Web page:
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New Williamsburg hotel being built in Poland

By Konrad Putzier

Rendering of the new hotel at 626 Driggs
Rendering of the new hotel at 626 Driggs

One of Williamsburg’s latest hotels is being built in Poland. You read that right. And a developer on the Bowery may soon follow its lead.

Polcom Modular, a Polish modular construction firm, is assembling the modular units for a 254-room pod hotel at 626 Driggs Avenue. Once assembled, the units will be shipped to New York and installed in July or August, according to developer Charles Blaichman. Construction is expected to finish by the first quarter of 2016.

People familiar with the matter told Real Estate Weekly that Polcom is also in talks to deliver modular units for the planned 19-story CitizenM hotel at 185-189 Bowery, developed by Brack Capital Real Estate (BCRE).

A BCRE spokesperson declined to comment and Polcom did not respond to requests for comment. Polcom has previously built the modular units for three other CitizenM hotels – two in London and one in Amsterdam.

Blaichman, who is developing the Williamsburg hotel with Waterbridge Capital and Ironstate Development, said he picked Polcom because of its experience with hotel construction. “They weren’t cheaper, but they have vast experience in doing hotel interiors,” he explained. “They had really thought out the engineering part – it was very similar to what we were interested in.”

Blaichman added that the developers had initially been looking at modular manufacturers in the U.S., when Polcom’s representatives contacted them and asked if they might be interested in working together. He added that shipping the units from Poland is cheaper than having them delivered from Indiana — the location of Polcom’s U.S. competitor for the contract.

The hotel will be run by BD Hotels, and is designed by Garrison Architects.

Polcom’s arrival could be the harbinger of a new era of modular construction in New York City.

Although the technique has grown in popularity in recent years, it is still a costly and somewhat unreliable niche product. For example, Forest City Ratner’s modular housing project by the Barclays Center in Brooklyn has been delayed for months over cost over-runs and technical difficulties.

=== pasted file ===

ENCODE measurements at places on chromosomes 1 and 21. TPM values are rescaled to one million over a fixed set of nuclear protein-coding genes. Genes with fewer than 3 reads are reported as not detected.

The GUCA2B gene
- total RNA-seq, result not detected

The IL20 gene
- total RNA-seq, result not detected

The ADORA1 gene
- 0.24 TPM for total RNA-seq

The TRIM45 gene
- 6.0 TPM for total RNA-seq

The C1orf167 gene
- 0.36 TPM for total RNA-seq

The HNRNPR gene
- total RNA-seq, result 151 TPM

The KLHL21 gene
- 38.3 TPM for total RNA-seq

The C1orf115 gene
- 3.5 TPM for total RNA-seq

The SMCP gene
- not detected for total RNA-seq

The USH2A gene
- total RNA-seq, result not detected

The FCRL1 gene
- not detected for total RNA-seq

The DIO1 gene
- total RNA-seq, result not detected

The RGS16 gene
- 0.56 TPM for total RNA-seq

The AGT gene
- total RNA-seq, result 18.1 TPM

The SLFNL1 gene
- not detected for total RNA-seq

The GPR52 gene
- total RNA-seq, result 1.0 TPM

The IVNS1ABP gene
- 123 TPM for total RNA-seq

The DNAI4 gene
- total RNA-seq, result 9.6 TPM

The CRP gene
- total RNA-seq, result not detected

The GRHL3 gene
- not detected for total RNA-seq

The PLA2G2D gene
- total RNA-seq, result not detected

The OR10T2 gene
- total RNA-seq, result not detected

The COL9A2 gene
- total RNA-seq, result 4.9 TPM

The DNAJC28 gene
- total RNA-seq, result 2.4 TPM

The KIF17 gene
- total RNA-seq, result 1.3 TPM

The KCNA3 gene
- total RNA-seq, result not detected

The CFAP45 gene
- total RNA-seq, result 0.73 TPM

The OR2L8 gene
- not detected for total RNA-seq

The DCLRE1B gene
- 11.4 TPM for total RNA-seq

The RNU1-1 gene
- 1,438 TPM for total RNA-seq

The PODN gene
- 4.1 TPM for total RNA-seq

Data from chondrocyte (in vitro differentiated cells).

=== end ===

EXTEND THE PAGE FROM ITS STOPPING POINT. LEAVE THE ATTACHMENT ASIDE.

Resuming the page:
At a recent panel hosted by the Institute of Architect’s New York chapter (AIANY), leading architects complained that the slow progress of modular construction is in part due to the industry’s small scale and fragmentation.

DAVID WALLANCE
DAVID WALLANCE

“The reason (modular construction) doesn’t grow is because (manufacturers) are wedded to the idea of moving the largest possible modules down highways,” said David Wallance, a senior associate at FXFOWLE Architects.

He claimed that the high cost of transporting large modules has trapped manufacturers in local markets and prevented them from unlocking economies of scale. As a result, he argued, the handful of modular manufacturers in the north east are all relatively small and expensive mom-and-pop shops.

The solution, according to Wallance, is to build all modules in the shape and size of shipping containers, allowing for cheaper transportation.  In effect, Wallance envisions a future where modular units can be cheaply assembled on an industrial scale and then transported to New York City by boat.

The Williamsburg pod hotel at 626 Driggs Avenue appears to be a first step towards that future.

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